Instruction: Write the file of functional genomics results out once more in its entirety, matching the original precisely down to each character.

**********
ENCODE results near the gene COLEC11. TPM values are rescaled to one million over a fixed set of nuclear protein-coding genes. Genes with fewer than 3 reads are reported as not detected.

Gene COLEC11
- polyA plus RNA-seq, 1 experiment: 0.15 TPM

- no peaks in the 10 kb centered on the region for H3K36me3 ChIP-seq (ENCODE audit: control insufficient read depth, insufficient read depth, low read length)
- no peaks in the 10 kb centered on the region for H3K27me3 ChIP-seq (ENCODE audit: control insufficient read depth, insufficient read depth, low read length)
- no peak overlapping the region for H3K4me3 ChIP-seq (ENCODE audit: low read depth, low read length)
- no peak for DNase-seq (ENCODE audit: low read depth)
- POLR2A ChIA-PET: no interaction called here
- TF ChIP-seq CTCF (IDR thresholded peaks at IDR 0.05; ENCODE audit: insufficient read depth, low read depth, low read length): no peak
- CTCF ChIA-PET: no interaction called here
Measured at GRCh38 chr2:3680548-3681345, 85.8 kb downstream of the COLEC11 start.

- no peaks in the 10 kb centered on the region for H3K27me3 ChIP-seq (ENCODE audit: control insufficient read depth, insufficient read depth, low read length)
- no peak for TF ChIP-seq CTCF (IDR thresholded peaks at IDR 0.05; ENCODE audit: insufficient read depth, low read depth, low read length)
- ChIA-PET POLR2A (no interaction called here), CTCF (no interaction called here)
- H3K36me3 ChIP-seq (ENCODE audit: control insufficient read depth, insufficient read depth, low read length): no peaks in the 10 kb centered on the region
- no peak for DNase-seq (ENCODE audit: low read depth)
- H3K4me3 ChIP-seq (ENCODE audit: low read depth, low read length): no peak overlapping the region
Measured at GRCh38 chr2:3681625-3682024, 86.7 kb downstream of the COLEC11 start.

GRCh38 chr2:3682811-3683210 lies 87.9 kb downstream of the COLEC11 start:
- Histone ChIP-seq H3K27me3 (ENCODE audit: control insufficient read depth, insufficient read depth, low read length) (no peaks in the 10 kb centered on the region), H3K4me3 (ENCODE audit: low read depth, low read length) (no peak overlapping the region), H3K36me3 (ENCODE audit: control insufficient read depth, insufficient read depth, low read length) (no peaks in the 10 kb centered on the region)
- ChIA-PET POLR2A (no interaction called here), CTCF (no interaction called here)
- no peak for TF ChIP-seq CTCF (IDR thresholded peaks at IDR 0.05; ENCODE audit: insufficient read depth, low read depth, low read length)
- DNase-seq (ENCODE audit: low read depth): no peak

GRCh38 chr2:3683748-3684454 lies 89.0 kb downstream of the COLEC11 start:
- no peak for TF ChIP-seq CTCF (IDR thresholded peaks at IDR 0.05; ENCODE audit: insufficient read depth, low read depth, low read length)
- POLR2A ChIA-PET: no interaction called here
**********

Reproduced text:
ENCODE results near the gene COLEC11. TPM values are rescaled to one million over a fixed set of nuclear protein-coding genes. Genes with fewer than 3 reads are reported as not detected.

Gene COLEC11
- polyA plus RNA-seq, 1 experiment: 0.15 TPM

- no peaks in the 10 kb centered on the region for H3K36me3 ChIP-seq (ENCODE audit: control insufficient read depth, insufficient read depth, low read length)
- no peaks in the 10 kb centered on the region for H3K27me3 ChIP-seq (ENCODE audit: control insufficient read depth, insufficient read depth, low read length)
- no peak overlapping the region for H3K4me3 ChIP-seq (ENCODE audit: low read depth, low read length)
- no peak for DNase-seq (ENCODE audit: low read depth)
- POLR2A ChIA-PET: no interaction called here
- TF ChIP-seq CTCF (IDR thresholded peaks at IDR 0.05; ENCODE audit: insufficient read depth, low read depth, low read length): no peak
- CTCF ChIA-PET: no interaction called here
Measured at GRCh38 chr2:3680548-3681345, 85.8 kb downstream of the COLEC11 start.

- no peaks in the 10 kb centered on the region for H3K27me3 ChIP-seq (ENCODE audit: control insufficient read depth, insufficient read depth, low read length)
- no peak for TF ChIP-seq CTCF (IDR thresholded peaks at IDR 0.05; ENCODE audit: insufficient read depth, low read depth, low read length)
- ChIA-PET POLR2A (no interaction called here), CTCF (no interaction called here)
- H3K36me3 ChIP-seq (ENCODE audit: control insufficient read depth, insufficient read depth, low read length): no peaks in the 10 kb centered on the region
- no peak for DNase-seq (ENCODE audit: low read depth)
- H3K4me3 ChIP-seq (ENCODE audit: low read depth, low read length): no peak overlapping the region
Measured at GRCh38 chr2:3681625-3682024, 86.7 kb downstream of the COLEC11 start.

GRCh38 chr2:3682811-3683210 lies 87.9 kb downstream of the COLEC11 start:
- Histone ChIP-seq H3K27me3 (ENCODE audit: control insufficient read depth, insufficient read depth, low read length) (no peaks in the 10 kb centered on the region), H3K4me3 (ENCODE audit: low read depth, low read length) (no peak overlapping the region), H3K36me3 (ENCODE audit: control insufficient read depth, insufficient read depth, low read length) (no peaks in the 10 kb centered on the region)
- ChIA-PET POLR2A (no interaction called here), CTCF (no interaction called here)
- no peak for TF ChIP-seq CTCF (IDR thresholded peaks at IDR 0.05; ENCODE audit: insufficient read depth, low read depth, low read length)
- DNase-seq (ENCODE audit: low read depth): no peak

GRCh38 chr2:3683748-3684454 lies 89.0 kb downstream of the COLEC11 start:
- no peak for TF ChIP-seq CTCF (IDR thresholded peaks at IDR 0.05; ENCODE audit: insufficient read depth, low read depth, low read length)
- POLR2A ChIA-PET: no interaction called here